Aid programs often involve the transfer of policies and institutions to developing countries, yet borrowed or transplanted institutions may not suit local conditions. Institutional transfer has been a persistent issue in the history of the South Pacific, ever since the King of Tonga borrowed ideas about land tenure from colonial New South Wales. This article compares attempts to transfer institutions associated with 'good governance': land registration, constitutions, representative democracy, public sector reform and anticorruption. It asks when the transfer took place, who was involved, how it took place, and where it came from, and draws some conclusions about its irrationality.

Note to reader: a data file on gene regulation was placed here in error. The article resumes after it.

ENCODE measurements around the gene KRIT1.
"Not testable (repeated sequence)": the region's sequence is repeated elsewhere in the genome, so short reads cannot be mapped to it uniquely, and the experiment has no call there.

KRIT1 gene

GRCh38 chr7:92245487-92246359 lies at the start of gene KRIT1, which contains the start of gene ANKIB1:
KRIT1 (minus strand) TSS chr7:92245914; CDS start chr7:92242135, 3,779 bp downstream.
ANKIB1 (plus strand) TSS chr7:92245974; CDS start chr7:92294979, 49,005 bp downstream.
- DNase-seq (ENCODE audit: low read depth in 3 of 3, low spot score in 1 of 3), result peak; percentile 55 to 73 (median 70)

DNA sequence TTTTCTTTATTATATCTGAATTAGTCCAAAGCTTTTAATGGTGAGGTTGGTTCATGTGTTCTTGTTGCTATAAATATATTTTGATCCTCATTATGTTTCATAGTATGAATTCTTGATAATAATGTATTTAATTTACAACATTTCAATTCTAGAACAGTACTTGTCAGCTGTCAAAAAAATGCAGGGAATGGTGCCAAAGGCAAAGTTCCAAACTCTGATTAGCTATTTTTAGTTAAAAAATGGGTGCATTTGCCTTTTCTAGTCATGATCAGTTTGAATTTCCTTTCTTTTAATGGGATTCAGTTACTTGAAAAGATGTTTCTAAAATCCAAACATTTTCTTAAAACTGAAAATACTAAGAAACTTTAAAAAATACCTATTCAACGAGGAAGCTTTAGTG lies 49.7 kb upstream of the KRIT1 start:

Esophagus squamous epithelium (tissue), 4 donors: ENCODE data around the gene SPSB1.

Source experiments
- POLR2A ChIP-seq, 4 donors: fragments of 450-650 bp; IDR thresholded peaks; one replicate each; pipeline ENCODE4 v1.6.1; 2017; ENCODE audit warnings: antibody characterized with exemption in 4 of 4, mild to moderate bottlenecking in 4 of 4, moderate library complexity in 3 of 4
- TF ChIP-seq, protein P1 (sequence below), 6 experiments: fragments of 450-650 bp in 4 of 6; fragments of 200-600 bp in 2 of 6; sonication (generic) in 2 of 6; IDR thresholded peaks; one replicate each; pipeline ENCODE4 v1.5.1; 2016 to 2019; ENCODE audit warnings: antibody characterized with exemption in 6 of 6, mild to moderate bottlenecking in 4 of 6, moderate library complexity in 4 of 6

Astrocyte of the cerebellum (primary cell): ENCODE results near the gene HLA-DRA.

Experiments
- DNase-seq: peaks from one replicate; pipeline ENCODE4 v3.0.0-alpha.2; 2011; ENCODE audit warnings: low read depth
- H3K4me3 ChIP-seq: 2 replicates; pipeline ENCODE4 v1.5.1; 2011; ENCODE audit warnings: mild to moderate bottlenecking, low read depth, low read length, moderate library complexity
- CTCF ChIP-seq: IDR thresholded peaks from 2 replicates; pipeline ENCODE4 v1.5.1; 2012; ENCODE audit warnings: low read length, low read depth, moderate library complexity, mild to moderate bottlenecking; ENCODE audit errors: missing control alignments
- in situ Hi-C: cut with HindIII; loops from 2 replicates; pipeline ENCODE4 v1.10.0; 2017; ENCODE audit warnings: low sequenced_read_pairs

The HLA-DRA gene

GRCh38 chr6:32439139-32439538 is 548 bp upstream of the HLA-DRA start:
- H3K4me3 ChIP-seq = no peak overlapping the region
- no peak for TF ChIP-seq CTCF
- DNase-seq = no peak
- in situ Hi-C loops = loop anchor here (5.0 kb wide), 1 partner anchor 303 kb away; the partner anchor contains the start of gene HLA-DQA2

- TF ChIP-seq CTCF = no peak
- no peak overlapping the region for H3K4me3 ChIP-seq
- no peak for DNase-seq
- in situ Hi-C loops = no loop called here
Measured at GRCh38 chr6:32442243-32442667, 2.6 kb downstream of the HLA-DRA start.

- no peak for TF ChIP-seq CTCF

|Journal||Pacific Economic Bulletin|
|Publication status||Published - 2002|